*Widespread use of models has been the standard in the financial industry for years. Due to, amongst other reasons, increased competition, cost cuttings, modernization, tighter regulations and a general tougher business climate, other industries have also been increasingly reliant on models in their daily work. Over the past few years there has been a slight shift back from complication (some may say over-complication) in models and using non -intuitive assumptions to simply “passing the elevator test”. This blog aims to shed some light on the general use of models.*

**Where is the model risk?**

As shown above, in general a model is specified in
a certain way and use different inputs and assumptions in a calculation engine
to produce outputs such as prices, risk estimates etc. Model risk lurks both
among inputs such as general data problems, lack of data or misspecifications,
and outputs such as wrong use; for example forgetting model scope or
assumptions.

Prior to using models one should
always do a qualitative assessment which is
dependent on the industry or securities analyzed. Assessing model risk could be
split in three parts:

- Assessing the model’s explanatory power, including the review of:

- analysis bias and inefficiency in model estimations,
- the model’s ability to display the contribution of key factors in the outputs,
- model outputs as compared to empirical historical results
- back-testing results

- its ability to cope with multicollinearity,
- its sensitivities to key input parameters,
- the capacity to aggregate data and
- the expected level of uncertainty

- the analysis of the model’s predictions of outcome for extreme values,
- the review of statistical assumptions,
- the identification of potential additional variables and
- the review outputs with these included,
- as well as the assessment of the model’s ability to shock input factors and derive results.

**A practical example:**

Creating
a radar chart of model explanatory power and forecasting ability relative to
your own requirement specifications may for example give the below picture.

Figure 1: Comparing to
own requirements

Scoring
indicates the proposed model excels in its capacity to aggregate data but is
mediocre with respect to analysis bias, inefficiency and ability to cope with
multicollinearity

The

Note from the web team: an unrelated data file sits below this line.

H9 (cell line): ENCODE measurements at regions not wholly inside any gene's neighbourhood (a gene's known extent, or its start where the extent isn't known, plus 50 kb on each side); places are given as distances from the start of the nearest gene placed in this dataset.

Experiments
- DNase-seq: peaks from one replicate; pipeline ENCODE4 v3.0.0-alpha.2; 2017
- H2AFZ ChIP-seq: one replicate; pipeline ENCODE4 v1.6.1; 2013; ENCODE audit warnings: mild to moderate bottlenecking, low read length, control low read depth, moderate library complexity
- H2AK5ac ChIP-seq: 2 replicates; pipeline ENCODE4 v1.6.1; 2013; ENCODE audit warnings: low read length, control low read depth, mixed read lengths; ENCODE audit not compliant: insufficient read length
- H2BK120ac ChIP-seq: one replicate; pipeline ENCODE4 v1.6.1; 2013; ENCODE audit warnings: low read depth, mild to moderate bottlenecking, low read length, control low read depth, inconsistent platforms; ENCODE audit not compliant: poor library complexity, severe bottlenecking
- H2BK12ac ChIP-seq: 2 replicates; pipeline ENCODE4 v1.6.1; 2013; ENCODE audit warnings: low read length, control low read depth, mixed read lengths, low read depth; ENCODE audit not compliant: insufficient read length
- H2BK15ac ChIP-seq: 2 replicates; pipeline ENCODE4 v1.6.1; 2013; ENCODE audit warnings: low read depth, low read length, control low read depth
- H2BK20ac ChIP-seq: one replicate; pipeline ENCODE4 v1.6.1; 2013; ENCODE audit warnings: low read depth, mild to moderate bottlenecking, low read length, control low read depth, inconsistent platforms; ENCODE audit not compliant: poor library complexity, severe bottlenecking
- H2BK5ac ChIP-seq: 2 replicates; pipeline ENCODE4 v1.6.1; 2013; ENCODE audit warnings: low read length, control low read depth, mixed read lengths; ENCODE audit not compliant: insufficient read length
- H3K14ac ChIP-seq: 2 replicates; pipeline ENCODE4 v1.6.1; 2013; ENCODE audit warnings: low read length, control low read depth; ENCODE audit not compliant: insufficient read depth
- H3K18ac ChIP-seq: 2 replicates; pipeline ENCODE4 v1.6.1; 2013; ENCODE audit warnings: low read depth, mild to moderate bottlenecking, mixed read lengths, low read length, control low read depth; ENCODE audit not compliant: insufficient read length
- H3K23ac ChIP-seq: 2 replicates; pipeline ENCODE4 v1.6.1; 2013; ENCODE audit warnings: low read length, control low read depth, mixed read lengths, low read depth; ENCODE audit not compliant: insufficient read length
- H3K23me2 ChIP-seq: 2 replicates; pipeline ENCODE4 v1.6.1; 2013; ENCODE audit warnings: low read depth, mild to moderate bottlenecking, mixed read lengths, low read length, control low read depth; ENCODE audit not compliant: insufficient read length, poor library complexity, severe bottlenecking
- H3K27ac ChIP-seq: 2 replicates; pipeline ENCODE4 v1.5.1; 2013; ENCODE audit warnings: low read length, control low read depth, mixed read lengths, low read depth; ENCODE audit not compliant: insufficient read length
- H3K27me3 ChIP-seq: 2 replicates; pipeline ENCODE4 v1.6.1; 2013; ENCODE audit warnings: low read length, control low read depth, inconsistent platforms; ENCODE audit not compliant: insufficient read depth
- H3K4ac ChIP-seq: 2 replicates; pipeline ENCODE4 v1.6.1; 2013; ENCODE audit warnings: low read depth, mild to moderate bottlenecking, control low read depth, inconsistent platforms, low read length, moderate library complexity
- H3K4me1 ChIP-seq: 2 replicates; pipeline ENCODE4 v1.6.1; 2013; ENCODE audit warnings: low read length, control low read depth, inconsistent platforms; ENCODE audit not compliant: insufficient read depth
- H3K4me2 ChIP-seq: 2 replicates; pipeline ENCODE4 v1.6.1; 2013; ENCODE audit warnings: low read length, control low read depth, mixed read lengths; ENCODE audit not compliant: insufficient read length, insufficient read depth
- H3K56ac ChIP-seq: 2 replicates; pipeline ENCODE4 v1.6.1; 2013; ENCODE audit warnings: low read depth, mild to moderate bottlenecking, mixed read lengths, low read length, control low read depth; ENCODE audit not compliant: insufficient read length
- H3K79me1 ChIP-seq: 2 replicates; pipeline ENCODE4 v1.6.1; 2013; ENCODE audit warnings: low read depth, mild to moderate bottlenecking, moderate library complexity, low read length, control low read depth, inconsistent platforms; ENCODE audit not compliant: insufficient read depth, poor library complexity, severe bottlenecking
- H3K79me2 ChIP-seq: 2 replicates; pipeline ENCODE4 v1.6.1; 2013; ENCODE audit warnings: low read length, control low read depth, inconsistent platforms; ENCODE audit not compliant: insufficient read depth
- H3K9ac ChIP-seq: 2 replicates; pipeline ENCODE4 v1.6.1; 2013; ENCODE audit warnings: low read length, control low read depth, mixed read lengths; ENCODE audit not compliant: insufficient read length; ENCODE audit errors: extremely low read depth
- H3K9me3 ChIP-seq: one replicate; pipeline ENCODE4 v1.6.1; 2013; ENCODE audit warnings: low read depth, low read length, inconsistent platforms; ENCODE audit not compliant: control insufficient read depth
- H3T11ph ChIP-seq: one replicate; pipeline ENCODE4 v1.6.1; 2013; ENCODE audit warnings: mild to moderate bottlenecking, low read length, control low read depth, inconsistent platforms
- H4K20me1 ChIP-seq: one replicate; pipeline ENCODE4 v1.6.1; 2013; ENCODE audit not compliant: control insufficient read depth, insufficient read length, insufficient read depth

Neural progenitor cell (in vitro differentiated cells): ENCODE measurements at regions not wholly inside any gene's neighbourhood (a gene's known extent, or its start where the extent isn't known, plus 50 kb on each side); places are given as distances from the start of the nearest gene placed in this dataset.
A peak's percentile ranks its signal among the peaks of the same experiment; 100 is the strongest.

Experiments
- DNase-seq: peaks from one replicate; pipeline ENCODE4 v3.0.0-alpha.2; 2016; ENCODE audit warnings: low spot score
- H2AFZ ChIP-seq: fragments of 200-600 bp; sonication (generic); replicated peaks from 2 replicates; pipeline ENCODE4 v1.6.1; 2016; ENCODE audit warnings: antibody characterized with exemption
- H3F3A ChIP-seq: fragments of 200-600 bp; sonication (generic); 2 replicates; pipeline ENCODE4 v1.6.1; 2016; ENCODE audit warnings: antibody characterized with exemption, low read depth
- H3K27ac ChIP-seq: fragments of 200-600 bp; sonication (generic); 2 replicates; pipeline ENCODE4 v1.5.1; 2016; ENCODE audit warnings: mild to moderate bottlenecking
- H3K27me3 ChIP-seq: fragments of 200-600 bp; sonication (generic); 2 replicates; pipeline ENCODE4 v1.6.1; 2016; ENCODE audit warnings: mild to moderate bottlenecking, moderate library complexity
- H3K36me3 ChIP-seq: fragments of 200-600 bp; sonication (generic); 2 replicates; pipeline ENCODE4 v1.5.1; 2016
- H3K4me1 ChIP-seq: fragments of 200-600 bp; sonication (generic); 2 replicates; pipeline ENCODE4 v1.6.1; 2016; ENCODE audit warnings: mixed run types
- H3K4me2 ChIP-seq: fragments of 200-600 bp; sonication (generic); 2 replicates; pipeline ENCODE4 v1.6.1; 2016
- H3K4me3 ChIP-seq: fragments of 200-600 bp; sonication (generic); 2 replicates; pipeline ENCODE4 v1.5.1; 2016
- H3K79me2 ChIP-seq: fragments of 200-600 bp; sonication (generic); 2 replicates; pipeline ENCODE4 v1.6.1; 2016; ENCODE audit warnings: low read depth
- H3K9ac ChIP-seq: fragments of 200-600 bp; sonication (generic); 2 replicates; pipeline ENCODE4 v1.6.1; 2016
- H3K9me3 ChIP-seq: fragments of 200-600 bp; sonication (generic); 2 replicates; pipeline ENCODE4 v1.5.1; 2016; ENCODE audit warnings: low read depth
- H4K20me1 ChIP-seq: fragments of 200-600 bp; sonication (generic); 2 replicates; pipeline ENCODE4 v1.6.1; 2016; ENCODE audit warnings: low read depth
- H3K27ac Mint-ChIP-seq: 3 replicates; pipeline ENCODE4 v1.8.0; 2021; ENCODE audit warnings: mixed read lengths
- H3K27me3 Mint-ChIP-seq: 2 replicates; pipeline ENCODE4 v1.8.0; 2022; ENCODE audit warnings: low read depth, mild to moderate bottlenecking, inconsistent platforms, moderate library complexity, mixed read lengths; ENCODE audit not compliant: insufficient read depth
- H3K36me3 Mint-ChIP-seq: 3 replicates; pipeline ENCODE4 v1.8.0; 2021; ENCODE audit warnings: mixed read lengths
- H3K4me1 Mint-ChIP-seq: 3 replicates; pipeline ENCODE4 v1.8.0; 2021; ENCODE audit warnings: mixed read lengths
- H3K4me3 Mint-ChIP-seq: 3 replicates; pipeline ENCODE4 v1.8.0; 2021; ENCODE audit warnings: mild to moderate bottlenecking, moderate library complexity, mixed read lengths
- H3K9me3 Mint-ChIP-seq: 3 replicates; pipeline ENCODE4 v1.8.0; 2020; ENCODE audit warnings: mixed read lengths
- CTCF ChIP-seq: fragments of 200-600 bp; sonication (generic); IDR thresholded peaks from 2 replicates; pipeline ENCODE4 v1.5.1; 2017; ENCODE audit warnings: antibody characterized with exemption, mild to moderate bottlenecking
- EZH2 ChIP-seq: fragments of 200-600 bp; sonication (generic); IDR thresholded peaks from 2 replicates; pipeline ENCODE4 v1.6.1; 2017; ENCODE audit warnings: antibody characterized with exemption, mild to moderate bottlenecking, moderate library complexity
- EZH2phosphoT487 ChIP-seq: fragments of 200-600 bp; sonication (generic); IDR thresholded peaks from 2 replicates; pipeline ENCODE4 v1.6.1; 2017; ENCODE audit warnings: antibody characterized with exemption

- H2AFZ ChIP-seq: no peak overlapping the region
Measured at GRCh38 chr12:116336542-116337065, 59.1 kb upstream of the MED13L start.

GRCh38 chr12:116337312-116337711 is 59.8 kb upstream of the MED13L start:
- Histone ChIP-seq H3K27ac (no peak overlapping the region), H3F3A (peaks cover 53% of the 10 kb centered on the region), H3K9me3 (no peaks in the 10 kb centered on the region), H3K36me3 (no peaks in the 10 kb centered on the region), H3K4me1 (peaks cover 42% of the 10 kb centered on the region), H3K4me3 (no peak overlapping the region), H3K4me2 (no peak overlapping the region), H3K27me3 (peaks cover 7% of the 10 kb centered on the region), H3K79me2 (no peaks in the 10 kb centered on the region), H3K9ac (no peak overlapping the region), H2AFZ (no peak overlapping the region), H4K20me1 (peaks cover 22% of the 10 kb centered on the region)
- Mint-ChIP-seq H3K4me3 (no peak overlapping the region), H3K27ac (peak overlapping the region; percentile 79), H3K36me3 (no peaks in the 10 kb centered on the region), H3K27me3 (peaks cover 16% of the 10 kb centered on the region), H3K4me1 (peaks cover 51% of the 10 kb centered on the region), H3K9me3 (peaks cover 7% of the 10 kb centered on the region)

stand-alone assessments could then be supplemented by a comparison with
alternatives or peers. The proposed model has a total score of 30 vs 29 for the
best practice model and 28 for an “even model” in the chart below. It appears
better in data aggregation, key factor display and in back-testing than other
best-practice models, but is less appropriate with respect to analysis bias,
efficiency and sensitivity to key input parameters

Figure 2: Comparing to
other models

Figure 3: Comparing to
reality

Finally you should
back-test model outputs against historic outcomes as well as stress test model
inputs to check for sensitivities and general sense. In this example, the model
does a good job estimating the future uncertainty based on history.

**Complexity or simplicity**

Increased accuracy and
generality normally comes at the expense of data requirements, model
specification and calculation time. Sometimes “less is more” and you should
decide upon how accurate results you actually need before taking on the burden
with a general heavy-to-maintain-model.

For example if you
choose to use the normal Black & Scholes formula to price options,

**you only need five variables to describe option prices, but you assume a normal distribution (generally inaccurate if fat tails exist) and the key external driver is implied volatility (brings up the questions of level, which one to use, sensitivity to this etc.). But accepting this allows an analytically solution to be computed easily with the assumption of no-arbitrage which normally satisfies most investors’ needs.**
Using a more advanced